How to convince customers to initiate stalled services projects

Srujan PathakamuriSrujan Pathakamuri Senior ConsultantMember
edited October 21 in Service & Delivery

I am a Senior consultant working for a product company and I work for PSO(Professional services organisation). We sell services as part of license deals or upsell services individually to existing customers to implement the product / enable teams / deliver automation assets. These services are not paid for upfront and the customers are billed only on consumption of these services.

Challenge we are facing is that we have a stalled backlog that is growing becasue of few resons:

  • Customers not using services they signed up for feeling they are enabled and are confident to run with the tool(This is good because it shows we have done a good job) but as a PSO department we have stalled bookings.
  • Customers cite that their teams are busy due to project deadlilnes and cannot afford trainings or cannot allocate time for automation.
  • Management changes and they loose focus on automation
  • Though most customers are opening up for remote delivery some customers are still not comfortable for remote delivery.
  • Some customers say that they want to reserve the services for a rainy day(In case they run into problems in future they will engage us)

Due to the above reasons we are ending up having huge services backlogs. It is challenging to forecast revenues and also makes it diffucult for planning resources.

  1. Please suggest how to restart stalled projects?
  2. How to initiate conversations with clients to consume services?
  3. How to show value to customers when PSO is engaged?


Comments

  • Doug CavinessDoug Caviness VP, B2B Strategy & Partnerships Member | Scholar ✭✭
    edited October 21

    Hi @Srujan Pathakamuri. I think you've described a situation that perhaps many companies in our community are facing, and there's a number of challenges you've described. Without fully knowing the total context you're confronting, I guess I'd focus on:

    Review with senior execs of your client their corporate strategy and priorities and determine if your services can be repositioned to serve immediate needs / priorities. I assume that any contracted services for which the client has already committed will be forfeited if not consumed within a give period of time. Perhaps you can explain the challenge for both of your companies that will result from not being able to predictably schedule resources and the resulting backlog that will develop. Further, competitors or disruptors are likely continuing with automation investments now and perhaps the TSIA has benchmark data that you can share with your client to help them understand better the consequences of not investing now.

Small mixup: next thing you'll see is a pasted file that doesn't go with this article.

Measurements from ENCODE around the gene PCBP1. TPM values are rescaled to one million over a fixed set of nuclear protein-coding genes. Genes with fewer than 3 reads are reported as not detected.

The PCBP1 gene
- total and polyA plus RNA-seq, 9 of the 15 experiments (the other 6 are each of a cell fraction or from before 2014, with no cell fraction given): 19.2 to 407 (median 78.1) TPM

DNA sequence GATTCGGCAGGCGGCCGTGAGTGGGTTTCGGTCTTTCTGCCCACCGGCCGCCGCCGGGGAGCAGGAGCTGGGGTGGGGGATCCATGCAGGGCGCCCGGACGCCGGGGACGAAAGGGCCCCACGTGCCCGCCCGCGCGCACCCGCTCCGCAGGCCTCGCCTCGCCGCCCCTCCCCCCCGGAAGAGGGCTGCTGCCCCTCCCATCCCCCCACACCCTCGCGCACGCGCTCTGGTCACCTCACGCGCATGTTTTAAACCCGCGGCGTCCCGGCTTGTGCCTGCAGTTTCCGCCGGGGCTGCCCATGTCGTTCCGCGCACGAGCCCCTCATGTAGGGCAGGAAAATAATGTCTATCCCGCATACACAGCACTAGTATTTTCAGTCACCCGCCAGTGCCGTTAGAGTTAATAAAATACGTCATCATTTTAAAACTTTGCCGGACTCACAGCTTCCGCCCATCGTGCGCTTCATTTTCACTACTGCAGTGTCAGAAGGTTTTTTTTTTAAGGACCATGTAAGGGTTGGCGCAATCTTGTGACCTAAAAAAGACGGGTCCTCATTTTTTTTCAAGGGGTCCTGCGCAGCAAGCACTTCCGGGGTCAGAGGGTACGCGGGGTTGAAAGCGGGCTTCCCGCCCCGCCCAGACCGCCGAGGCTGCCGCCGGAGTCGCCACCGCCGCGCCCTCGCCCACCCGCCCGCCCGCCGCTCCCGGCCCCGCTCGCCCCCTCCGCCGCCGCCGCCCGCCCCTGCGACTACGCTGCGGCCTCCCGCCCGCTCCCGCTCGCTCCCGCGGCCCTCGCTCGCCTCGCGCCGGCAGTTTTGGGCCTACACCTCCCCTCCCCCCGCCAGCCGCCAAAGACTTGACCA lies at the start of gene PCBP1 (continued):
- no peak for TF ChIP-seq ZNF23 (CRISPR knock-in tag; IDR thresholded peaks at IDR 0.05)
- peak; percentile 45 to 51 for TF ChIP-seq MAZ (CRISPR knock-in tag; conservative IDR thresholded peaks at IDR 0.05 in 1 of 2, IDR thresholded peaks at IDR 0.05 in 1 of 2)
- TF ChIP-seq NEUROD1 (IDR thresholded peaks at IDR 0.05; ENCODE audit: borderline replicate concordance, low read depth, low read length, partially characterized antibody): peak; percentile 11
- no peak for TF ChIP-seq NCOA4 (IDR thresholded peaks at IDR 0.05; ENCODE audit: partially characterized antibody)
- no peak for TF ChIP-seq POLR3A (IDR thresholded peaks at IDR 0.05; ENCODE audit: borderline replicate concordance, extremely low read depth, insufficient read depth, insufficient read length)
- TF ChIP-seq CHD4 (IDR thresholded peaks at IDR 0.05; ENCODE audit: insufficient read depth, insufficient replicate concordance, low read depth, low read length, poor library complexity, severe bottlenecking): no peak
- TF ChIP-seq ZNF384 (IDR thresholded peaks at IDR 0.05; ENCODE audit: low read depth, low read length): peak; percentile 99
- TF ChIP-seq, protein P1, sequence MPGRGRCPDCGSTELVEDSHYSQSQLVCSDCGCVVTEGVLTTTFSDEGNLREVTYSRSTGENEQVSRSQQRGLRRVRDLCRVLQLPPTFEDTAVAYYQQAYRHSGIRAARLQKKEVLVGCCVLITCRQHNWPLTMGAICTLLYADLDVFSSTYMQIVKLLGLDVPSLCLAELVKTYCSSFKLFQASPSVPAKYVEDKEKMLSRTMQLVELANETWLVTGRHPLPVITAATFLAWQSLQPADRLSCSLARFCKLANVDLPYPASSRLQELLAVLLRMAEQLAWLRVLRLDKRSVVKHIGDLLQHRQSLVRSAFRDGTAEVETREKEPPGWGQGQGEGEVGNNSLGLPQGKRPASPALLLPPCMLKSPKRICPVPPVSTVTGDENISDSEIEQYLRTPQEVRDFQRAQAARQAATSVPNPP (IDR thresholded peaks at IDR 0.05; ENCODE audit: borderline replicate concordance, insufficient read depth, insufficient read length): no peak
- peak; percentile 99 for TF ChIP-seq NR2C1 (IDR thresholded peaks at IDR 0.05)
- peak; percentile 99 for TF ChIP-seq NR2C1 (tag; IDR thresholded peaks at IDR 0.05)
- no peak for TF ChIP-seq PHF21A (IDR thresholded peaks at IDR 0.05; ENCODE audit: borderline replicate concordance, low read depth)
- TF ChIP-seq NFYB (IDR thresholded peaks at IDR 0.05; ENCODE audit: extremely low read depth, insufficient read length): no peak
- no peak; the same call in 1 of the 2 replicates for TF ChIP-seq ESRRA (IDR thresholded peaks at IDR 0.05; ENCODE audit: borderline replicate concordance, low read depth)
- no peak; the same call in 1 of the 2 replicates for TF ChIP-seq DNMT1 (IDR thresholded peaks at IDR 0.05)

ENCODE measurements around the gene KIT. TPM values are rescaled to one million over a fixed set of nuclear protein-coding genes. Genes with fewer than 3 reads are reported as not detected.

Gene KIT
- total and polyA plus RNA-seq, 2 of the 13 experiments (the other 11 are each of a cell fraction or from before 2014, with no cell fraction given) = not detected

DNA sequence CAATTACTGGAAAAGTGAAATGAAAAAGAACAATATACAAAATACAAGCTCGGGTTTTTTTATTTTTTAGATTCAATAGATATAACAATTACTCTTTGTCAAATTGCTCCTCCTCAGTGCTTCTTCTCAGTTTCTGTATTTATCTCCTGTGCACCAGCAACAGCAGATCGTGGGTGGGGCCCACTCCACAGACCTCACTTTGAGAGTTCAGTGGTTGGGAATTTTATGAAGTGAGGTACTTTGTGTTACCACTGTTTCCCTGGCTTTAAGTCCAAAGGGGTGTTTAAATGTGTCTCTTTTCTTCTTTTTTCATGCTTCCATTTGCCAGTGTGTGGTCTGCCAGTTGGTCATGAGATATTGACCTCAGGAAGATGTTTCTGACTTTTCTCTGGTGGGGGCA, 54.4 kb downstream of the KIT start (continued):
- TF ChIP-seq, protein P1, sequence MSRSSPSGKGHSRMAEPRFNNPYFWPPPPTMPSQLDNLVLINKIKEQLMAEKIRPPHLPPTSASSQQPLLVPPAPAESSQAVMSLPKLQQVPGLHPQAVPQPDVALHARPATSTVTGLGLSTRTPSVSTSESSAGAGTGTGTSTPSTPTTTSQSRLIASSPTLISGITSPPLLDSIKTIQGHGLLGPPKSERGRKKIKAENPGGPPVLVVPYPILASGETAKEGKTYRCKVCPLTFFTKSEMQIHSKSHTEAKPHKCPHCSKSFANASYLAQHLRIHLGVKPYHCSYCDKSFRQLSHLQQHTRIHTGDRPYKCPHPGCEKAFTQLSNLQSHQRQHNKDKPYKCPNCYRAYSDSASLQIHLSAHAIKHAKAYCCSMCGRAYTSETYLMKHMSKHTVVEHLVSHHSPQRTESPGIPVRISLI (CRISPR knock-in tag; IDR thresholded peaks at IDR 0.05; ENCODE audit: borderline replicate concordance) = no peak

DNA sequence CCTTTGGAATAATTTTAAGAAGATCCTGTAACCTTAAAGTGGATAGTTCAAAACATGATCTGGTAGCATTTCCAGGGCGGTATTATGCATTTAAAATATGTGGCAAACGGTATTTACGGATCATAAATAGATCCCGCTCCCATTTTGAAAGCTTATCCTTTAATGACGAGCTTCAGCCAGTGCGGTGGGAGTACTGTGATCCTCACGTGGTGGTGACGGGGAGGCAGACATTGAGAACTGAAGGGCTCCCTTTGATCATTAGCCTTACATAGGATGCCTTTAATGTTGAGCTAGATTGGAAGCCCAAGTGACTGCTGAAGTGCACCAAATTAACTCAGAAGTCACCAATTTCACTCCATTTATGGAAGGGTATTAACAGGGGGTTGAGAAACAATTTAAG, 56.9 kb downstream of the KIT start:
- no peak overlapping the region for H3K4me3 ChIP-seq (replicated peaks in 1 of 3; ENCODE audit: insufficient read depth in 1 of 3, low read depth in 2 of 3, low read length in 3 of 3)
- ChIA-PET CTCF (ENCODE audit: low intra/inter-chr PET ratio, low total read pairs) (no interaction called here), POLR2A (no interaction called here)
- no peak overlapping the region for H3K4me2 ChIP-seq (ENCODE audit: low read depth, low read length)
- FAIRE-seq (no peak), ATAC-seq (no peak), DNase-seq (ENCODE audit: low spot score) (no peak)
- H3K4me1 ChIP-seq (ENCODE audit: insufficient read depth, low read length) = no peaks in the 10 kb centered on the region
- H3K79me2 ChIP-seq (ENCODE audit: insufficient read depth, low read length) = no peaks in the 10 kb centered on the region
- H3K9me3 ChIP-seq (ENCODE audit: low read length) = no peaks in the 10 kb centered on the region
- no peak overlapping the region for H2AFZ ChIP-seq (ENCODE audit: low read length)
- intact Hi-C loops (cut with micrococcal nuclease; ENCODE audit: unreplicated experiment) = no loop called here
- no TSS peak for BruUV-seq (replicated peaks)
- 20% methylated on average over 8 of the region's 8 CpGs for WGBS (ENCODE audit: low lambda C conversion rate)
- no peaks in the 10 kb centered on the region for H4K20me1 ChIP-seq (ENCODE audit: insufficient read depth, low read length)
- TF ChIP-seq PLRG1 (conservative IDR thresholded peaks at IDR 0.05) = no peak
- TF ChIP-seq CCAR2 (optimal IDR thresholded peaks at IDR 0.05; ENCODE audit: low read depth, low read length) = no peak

Thanks,

    Doug

  • Patrick CarmitchelPatrick Carmitchel VP Product Management TSIA Administrator | admin

    @Srujan Pathakamuri thanks for sharing the details of your current challenges with addressing your PS backlog of stalled customer service projects. I'm sure @Bo DiMuccio or @Dave Young will have something to add here, but I'm also interested in thoughts from Professional Services leaders @Sarah Lowney and @Cindy Young.

  • Cindy YoungCindy Young Senior Manager Founding Member | Scholar ✭✭
    edited October 21

    Hi @Srujan Pathakamuri -

    Yes, many components to this indeed! Not knowing all the context, one suggestion to get stalled services moving would be to offer clients a discount on the rate if they move forward by X date, in conjunction with offering customers the ability to speak with some referrals who have taken advantage of remote services.

    In terms of showing value, when customers agree to re-engage, it might help to collaborate with them to gather measurable goals they want from the engagement, agree to those goals your team can deliver and the measure, then work to exceed the measure. You would want to have some suggested goals for them to consider.

    Hope this helps!

    Cindy

  • Srujan PathakamuriSrujan Pathakamuri Senior Consultant Member

    Thank You @Cindy Young for these suggestions. I like the idea of giving discounts. I will give that a shot.

    Yes we are doing a lot of community practinioner sessions where existing clients share their experiences and highlight the savings they have achieved and a lot of customers are engaging in these sessions as they find these sessions interesting.

    Thanks @Doug Caviness , Totally agree with your comments. I would love to see some benchmark data from TSIA. Can you please point me in right direction? I am new to this platform.

  • Doug CavinessDoug Caviness VP, B2B Strategy & Partnerships Member | Scholar ✭✭

    @Srujan Pathakamuri, your very welcome. This is where I'd suggest you connect with your TSIA client success manager / account manager to help orient you to the most relevant benchmarking data or other insights for the automation services you're providing at Tricentis.

  • Steven ForthSteven Forth Managing Partner Founding Partner | Expert ✭✭✭

    A few thoughts.

    This speaks to the trade off triangle in customer success. I am currently seeing this as a trade off between what gets baked into the software, what services are part of the standard customer success program and what are professional services that get charged for.

    One can build strategies around different ways of balancing these trade offs.

    In your case it sounds like professional services is a critical part of your strategy, as it is for many of us. This could even be called service led growth as opposed to product led growth.

    Many of us with service led growth strategies that have a strong professional services component have seen the same issues as you. In our case things improved notably from late August but this could just be a blip.

    Things we have done -

    • Provided a series of decision making tools that help our customer make decisions and frame trade offs